This change to its terms of service was effected in order to enable users to “communicate with businesses that matter” to them.
How does this have anything to do with Facebook?
WhatsApp clarifies in its blog post, “... by coordinating more with Facebook, we’ll be able to do things like track basic metrics about how often people use our services and better fight spam on WhatsApp. And by connecting your phone number with Facebook’s systems, Facebook can offer better friend suggestions and show you more relevant ads if you have an account with them.”
WhatsApp’s further clarifies that it will not post your number on Facebook or share this data with advertisers. This means little because it will share your number with Facebook for advertisement. It is simply doing indirectly, what it has said it won’t do directly. This new development also leads to the collapsing of different personae of a user, even making public their private life that they have so far chosen not to share online. Last week, Facebook published a list of 98 data points it collects on users. These data points combined with your WhatsApp phone number, profile picture, status message, last seen status, frequency of conversation with other users, and the names of these users (and their data) could lead to a severely uncomfortable invasion of privacy.
Consider a situation where you have spoken to a divorce lawyer in confidence over WhatsApp’s encrypted channel, and are then flooded with advertisements for marriage counselling and divorce attorneys when you next log in to Facebook at home. Or, you are desperately seeking loans and get in touch with several loan officers; and when you log in to Facebook at work, colleagues notice your News Feed flooded with ads for loans, articles on financial management, and support groups for people in debt.
It is no secret that Facebook makes money off interactions on its platform, and the more information that is shared and consumed, the more Facebook is benefitted. However, the company’s complete disregard for user consent in its efforts to grow is worrying, particularly because Facebook is a monopoly. In order for one to talk to friends and family and keep in touch, Facebook is the obvious, if not the only, choice. It is also increasingly becoming the most accessible way to engage with government agencies. For example, Indian embassies around the world have recently set up Facebook portals, the Bangalore Traffic Police is most easily contacted through Facebook, and heads of states are also turning to the platform to engage with people. It is crucial that such private and collective interactions of citizens with their respective government agencies are protected from becoming data points to which market researchers have access.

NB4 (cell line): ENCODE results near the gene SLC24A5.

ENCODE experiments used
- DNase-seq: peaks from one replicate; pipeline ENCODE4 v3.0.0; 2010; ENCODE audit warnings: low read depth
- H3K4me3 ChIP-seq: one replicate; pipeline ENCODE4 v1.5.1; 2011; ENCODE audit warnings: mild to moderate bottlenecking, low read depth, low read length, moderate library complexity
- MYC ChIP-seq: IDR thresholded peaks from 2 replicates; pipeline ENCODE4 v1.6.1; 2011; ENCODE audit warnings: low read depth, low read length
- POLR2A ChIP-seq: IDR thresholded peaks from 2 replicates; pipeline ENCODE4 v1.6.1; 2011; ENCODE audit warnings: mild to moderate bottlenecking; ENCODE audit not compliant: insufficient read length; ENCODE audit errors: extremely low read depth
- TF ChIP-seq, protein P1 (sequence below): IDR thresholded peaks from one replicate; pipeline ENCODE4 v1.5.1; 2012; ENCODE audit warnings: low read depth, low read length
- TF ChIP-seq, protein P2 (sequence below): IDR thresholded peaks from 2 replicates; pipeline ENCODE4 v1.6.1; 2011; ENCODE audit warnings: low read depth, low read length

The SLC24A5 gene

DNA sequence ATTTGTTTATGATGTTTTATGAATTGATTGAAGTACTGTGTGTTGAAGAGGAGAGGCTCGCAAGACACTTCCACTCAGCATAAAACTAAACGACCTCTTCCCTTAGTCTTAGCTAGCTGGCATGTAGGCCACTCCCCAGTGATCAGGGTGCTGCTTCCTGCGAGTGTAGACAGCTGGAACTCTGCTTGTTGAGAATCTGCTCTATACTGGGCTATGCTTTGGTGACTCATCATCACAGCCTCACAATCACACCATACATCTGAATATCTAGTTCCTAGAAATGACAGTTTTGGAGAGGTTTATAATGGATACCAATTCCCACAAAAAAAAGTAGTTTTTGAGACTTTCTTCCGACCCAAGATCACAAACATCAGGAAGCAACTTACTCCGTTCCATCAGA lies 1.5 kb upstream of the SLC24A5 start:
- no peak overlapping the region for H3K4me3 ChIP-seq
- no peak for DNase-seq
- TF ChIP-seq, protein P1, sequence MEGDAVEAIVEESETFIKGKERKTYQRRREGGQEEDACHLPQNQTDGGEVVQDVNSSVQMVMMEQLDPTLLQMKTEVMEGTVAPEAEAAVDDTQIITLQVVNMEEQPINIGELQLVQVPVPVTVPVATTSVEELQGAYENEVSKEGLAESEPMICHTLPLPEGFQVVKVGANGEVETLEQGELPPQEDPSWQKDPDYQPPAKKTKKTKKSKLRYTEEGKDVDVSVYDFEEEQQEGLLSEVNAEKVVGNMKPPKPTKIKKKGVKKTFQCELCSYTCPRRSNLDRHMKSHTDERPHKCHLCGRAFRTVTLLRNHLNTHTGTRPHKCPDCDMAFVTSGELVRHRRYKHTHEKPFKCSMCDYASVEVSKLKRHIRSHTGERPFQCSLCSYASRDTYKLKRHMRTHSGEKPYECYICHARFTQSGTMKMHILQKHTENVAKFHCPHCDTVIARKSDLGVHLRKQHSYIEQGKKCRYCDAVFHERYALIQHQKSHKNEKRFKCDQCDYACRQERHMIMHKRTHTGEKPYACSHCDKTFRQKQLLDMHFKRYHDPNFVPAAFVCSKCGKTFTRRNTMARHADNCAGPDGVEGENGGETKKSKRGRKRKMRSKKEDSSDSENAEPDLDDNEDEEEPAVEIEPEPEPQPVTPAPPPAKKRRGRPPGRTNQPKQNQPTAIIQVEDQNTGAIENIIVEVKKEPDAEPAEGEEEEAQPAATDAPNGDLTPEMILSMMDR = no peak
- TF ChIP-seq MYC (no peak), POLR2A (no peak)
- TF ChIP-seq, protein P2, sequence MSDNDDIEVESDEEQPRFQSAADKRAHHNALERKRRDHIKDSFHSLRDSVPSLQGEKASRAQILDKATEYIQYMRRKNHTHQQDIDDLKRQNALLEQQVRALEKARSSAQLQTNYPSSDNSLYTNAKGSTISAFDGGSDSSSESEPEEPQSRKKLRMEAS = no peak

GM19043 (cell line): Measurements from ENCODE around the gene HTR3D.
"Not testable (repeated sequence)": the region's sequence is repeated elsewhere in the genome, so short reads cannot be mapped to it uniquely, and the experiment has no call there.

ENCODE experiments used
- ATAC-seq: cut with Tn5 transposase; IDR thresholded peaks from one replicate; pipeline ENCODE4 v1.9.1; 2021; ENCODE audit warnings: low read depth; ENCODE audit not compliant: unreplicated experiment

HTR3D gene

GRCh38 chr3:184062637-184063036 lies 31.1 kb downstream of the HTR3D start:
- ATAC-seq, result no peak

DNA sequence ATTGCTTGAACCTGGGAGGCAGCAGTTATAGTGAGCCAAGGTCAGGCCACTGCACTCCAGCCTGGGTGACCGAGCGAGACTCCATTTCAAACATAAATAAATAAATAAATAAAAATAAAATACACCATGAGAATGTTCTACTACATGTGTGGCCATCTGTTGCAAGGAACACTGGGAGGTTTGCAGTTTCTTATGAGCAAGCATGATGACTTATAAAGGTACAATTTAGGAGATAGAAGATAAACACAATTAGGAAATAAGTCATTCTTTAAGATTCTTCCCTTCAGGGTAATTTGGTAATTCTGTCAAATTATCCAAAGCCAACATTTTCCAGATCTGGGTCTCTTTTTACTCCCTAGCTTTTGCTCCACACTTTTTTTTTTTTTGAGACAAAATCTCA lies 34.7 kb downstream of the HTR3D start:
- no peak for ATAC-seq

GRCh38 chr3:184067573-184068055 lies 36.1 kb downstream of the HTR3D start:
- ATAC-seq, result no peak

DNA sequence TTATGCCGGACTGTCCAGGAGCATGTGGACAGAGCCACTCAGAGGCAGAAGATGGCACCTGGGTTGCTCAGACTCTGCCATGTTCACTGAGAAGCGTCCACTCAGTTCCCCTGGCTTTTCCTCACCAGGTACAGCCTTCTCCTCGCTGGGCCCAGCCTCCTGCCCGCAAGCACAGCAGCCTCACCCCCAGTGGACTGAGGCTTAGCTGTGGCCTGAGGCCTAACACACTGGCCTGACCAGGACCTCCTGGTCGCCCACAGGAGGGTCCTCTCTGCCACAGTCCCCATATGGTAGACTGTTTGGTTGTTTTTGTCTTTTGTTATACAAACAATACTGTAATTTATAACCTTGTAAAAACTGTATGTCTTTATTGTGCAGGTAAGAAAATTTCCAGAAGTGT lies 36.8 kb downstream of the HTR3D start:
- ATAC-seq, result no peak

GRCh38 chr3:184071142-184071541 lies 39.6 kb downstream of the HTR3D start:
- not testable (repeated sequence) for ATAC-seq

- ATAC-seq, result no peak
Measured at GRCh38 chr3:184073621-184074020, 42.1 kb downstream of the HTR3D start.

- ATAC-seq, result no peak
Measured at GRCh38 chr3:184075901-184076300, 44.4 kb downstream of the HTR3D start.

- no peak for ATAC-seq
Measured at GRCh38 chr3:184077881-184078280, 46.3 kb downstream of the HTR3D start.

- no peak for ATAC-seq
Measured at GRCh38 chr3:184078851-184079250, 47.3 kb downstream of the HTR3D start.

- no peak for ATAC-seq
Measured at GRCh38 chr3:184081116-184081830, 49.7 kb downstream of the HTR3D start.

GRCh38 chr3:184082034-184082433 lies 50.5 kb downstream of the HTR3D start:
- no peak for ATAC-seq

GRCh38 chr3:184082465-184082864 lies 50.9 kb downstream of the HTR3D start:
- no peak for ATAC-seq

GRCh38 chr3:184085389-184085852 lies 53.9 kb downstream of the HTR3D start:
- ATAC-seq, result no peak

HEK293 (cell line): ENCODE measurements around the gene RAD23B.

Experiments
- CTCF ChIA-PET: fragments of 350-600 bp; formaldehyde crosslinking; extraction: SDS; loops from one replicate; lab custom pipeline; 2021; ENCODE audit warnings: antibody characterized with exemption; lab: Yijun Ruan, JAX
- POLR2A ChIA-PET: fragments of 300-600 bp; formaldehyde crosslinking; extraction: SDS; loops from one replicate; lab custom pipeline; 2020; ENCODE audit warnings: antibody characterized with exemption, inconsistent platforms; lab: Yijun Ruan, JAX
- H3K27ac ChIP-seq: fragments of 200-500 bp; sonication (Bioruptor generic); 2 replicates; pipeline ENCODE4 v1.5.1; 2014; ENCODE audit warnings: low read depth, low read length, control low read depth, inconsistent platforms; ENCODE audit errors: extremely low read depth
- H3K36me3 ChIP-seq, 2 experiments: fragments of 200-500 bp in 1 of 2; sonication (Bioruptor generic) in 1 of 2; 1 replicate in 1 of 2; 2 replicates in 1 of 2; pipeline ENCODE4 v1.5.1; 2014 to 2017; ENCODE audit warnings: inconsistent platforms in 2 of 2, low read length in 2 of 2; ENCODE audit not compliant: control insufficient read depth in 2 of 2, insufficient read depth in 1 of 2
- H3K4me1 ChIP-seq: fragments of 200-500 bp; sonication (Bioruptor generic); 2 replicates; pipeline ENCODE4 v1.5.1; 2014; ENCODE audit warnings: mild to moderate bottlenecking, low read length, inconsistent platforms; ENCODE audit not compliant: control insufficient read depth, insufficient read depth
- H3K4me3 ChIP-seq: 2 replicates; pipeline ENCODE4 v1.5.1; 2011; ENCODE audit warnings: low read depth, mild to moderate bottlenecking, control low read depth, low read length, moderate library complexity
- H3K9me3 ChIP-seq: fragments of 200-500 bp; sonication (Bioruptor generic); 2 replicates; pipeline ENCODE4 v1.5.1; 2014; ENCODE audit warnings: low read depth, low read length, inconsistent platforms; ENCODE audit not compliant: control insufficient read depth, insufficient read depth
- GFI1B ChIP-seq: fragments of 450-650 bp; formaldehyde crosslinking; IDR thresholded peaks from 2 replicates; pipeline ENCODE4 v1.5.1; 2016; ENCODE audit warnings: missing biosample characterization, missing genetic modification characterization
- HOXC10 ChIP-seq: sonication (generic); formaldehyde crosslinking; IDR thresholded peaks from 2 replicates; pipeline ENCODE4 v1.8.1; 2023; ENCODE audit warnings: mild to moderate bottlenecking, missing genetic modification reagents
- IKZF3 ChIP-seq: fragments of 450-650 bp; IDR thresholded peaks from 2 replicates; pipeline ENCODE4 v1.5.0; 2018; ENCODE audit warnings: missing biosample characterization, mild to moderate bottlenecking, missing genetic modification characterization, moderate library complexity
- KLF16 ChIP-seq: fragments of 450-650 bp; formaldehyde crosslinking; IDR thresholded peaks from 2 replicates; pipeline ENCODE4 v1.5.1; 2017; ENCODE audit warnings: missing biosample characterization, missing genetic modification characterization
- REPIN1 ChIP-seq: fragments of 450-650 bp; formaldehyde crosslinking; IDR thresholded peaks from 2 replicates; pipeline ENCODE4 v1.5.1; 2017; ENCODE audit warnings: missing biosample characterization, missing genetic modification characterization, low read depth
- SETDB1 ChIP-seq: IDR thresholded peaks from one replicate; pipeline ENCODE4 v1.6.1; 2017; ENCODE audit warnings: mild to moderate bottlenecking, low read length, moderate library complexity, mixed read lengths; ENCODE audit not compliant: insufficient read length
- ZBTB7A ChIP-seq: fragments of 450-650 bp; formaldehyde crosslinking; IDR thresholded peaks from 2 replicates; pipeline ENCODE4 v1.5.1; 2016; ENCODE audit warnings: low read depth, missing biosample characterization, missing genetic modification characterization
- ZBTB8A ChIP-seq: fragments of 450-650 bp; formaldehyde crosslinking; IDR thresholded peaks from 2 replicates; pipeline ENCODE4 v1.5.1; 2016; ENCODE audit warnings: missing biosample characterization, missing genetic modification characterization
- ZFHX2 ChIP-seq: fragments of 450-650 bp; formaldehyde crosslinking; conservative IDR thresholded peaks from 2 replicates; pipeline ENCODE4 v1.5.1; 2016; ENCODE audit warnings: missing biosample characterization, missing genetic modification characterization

Given Facebook’s proclivity for unilaterally compromising user privacy, the Federal Trade Commission (FTC) in 2011 charged the company for deceiving consumers by misleading them about the privacy of their information. Following these charges, Facebook reached an agreement to give consumers clear notice and obtain consumers’ express consent before extending privacy settings that they had established. The latest modification to WhatsApp’s terms of service seems to amount to a clear violation of this agreement and brings out the grave need to treat user consent more seriously.
There is a way to opt out of sharing data for Facebook ads targeting that is outlined by WhatsApp on its blog, which is the best example for a case of invasion-of-privacy-by-design. WhatsApp plans to ask the users to untick a small green arrow, and then click on a large green button that says “Agree” (which is the only button) so as to indicate that they are opting-out. The interface of the notice seems to be consciously designed to confuse users by using the power of default option. For most users, agreeing to terms and conditions is a hasty click on a box and the last part of an installation process. Predictably, most users choose to go with default options, and this specific design of the opt-out option is not meaningful at all.
In 2005, Facebook’s default profile settings were such that anyone on Facebook could see your name, profile picture, gender and network. Your photos, wall posts and friends list were viewable by people in your network. Your contact information, birthday and other data could be seen by friends and only you could view the posts that you liked. Fast forward to 2010, and the entire internet, not just all Facebook users, can see your name, profile picture, gender, network, wall posts, photos, likes, friends list and other profile data. There hasn’t been a comprehensive study since 2010, but one can safely assume that Facebook’s privacy settings will only get progressively worse for users, and exponentially better for Facebook’s revenues. The service is free and we truly are the product being sold.
Vidushi Marda is a programme officer at the Centre for Internet and Society